21 January 2011

Learning about scoliosis and cerebral palsy

Scoliosis, or a change in the curvature of the spine, is a really big issue among those with cerebral palsy. In particular, it can become a serious problem for those with spastic, otherwise known as hypertonic cerebral palsy. In my previous blog I talked about hypertonic cerebral palsy, and mentioned how damage in the brain can lead to changes in a person’s muscle tone. What happens is that once the brain area is affected, the trunk or centre of the body will be impacted as well, with the limbs following suit.

So how does this affect the spine? First off, the curvature of the spine changes because it is accommodating and compensating for all the abnormal tension that is found in the body. The overactive muscles will pull and tear the spine in any direction that it wants to, and this can create a big problem for children. I have personally seen kids whose scoliosis has caused their spine to turn 70, or even 90 degrees.

Now, most of the treatments available for scoliosis deal with only the consequences instead of the cause of the condition. There are procedures such as fusion, which involves placing rods along the spine to maintain proper curvature. I know that for some kids this can be beneficial, and some claim that they feel better after having the surgery.

In my opinion, when the curve of the spine exceeds a certain degree and continues to progress, then yes, it will need to stop. Surgery should be considered as a last resort when there is nothing to maintain a child’s condition. However, if you are teaching your child to move and interact properly and independently, his condition will not progress as drastically because the child’s muscle tone will have normalized, alleviating the stress placed on the spine. In addition, you should look at your child’s age and the stage of development he has reached. Then, if you are offered the surgery, consider the advantages, disadvantages and consequences of the procedure. There will be certain things that your child will not be able to do, so you really need to know what he will be able to achieve post-surgery. Based on this, as well as advice from licensed professionals, you will be able to make an educated decision whose consequences you will be prepared to handle.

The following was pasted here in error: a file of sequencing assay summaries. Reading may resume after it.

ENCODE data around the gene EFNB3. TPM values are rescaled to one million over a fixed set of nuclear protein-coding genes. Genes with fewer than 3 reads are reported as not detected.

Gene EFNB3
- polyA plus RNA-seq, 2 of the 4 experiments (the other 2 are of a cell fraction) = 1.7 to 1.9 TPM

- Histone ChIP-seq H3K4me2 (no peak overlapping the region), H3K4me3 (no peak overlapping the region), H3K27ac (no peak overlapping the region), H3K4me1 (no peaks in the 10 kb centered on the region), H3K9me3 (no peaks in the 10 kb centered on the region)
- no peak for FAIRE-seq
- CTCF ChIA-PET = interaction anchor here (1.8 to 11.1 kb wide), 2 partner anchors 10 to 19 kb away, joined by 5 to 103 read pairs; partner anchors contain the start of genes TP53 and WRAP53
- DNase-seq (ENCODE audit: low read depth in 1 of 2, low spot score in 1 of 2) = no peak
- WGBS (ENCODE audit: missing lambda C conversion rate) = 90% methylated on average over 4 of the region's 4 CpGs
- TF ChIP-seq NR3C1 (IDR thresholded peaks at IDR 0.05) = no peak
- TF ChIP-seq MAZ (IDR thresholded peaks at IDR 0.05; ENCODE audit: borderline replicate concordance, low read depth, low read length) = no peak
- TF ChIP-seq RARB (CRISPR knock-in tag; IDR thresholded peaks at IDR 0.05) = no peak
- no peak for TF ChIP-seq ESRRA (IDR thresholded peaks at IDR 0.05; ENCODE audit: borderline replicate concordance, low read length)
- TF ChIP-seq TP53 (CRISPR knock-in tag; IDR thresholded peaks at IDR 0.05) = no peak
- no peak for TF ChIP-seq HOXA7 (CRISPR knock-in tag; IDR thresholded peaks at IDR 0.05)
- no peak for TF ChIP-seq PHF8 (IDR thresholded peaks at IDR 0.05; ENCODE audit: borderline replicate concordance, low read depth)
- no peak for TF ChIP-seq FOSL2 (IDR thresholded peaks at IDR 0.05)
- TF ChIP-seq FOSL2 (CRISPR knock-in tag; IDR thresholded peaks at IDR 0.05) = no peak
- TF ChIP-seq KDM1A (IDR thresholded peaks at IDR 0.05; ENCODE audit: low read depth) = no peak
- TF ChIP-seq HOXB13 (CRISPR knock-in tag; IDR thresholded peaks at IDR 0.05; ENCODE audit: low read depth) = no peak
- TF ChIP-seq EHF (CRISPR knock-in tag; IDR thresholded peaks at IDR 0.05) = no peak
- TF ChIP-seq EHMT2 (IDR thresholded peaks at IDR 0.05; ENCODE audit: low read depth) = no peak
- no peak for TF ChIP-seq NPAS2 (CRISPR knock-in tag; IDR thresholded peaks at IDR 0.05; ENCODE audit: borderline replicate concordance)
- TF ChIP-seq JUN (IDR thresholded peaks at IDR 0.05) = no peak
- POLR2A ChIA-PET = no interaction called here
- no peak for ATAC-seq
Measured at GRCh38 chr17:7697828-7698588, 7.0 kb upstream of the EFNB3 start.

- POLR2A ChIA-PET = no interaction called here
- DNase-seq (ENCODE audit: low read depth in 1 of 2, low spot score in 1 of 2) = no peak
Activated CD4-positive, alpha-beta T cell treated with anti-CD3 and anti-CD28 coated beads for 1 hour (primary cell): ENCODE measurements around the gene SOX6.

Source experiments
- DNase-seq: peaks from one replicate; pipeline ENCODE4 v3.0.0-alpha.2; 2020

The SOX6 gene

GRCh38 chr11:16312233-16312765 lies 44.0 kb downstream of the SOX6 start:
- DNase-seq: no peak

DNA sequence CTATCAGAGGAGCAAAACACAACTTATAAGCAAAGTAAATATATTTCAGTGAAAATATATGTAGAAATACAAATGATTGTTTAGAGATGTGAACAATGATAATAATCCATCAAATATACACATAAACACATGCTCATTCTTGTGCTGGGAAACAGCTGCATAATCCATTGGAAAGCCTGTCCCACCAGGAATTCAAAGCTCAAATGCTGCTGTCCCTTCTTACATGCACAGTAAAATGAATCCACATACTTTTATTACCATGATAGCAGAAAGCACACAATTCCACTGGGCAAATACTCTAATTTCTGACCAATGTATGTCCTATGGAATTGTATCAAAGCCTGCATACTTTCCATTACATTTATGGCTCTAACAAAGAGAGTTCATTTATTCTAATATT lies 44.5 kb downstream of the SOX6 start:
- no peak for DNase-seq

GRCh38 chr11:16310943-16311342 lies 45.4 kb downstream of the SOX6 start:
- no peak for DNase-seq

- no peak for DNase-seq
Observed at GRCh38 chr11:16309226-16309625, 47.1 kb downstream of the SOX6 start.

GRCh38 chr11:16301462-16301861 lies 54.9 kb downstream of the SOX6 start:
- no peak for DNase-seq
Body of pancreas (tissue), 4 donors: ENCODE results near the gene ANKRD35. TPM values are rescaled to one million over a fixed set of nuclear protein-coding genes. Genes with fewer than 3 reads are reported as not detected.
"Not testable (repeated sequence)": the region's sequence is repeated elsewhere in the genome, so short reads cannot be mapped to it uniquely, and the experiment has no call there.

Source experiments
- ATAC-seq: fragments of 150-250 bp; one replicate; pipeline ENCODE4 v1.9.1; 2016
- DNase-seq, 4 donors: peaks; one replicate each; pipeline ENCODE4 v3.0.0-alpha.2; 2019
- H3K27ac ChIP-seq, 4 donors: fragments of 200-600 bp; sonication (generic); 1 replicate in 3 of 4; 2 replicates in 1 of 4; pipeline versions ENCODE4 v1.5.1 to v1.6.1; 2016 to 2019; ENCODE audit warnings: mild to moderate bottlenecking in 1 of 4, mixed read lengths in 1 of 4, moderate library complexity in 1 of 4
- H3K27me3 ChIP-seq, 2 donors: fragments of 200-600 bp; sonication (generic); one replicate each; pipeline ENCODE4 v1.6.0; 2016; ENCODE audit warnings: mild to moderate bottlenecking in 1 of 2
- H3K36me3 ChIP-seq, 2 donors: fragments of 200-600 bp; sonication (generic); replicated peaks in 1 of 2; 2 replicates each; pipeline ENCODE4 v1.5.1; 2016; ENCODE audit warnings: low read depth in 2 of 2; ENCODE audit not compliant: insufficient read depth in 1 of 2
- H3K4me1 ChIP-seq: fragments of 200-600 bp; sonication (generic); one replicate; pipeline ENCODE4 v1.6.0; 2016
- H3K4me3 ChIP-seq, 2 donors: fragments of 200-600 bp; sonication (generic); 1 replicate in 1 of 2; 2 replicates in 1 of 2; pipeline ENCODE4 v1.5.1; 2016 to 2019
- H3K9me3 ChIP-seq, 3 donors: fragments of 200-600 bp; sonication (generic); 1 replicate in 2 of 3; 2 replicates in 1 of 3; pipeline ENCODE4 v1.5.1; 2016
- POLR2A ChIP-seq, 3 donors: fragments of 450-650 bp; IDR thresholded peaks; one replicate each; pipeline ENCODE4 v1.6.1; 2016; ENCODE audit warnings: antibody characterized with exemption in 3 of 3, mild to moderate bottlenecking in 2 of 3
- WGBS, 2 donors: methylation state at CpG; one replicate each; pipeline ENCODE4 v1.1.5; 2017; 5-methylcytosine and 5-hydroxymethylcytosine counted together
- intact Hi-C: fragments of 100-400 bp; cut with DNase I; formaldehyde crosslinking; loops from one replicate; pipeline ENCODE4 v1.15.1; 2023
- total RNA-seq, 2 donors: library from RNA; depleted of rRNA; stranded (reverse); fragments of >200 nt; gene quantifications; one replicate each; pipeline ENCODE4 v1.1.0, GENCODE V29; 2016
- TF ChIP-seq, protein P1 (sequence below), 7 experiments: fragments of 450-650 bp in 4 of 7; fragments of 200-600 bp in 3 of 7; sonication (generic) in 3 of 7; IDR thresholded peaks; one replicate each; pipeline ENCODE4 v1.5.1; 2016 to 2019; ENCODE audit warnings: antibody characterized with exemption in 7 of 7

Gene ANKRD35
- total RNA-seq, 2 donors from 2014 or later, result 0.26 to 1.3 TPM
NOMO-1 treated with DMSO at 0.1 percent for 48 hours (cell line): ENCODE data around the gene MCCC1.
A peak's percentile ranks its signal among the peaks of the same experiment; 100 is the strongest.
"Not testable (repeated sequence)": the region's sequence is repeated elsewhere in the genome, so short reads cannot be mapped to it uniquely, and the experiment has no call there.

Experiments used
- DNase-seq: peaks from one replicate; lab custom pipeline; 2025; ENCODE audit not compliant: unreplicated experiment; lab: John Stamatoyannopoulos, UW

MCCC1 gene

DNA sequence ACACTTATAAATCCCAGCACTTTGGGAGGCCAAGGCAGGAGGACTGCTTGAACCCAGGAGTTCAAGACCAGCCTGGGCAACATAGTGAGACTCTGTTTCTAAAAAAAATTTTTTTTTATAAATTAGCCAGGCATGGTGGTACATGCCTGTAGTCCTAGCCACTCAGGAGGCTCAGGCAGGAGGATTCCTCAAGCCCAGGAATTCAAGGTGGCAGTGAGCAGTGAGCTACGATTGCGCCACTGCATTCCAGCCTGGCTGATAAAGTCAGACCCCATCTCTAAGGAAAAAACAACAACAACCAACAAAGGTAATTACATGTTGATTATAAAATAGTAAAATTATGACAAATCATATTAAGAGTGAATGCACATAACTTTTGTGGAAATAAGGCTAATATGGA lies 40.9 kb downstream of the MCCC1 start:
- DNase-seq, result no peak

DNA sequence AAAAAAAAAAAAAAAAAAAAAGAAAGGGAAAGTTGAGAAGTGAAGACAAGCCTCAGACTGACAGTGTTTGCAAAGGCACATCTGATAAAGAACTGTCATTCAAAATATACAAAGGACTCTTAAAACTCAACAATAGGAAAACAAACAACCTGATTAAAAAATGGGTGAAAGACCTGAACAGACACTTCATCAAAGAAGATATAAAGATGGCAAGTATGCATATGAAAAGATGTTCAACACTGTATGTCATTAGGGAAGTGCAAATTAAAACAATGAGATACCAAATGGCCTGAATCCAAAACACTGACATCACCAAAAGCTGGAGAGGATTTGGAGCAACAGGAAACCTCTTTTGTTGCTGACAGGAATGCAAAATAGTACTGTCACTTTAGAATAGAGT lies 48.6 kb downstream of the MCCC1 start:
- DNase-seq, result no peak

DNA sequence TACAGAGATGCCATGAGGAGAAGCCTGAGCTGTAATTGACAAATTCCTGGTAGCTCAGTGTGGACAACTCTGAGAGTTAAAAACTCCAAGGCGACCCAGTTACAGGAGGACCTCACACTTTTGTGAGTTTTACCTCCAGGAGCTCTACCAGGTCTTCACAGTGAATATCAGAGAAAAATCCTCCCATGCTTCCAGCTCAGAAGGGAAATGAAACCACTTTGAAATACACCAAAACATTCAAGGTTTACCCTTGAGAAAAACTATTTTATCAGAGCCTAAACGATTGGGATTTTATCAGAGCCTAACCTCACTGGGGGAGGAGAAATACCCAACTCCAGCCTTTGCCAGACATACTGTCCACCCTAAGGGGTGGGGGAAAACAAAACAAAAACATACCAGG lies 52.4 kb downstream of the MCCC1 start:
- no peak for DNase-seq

If you have any comments, questions or concerns, email me at natan@enabledkids.ca. I look forward to hearing from you!

For more articles like this, visit http://www.enabledkids.ca.


  1. How private are my questions? I want to ask but I dont know how many people will see this?

  2. Hi Anonymous,

    Thanks for your comment, if you are not comfortable in posting your questions here, you are most welcome to email your questions to me at susan.bennett1@ntlworld.com and I will help you where I can


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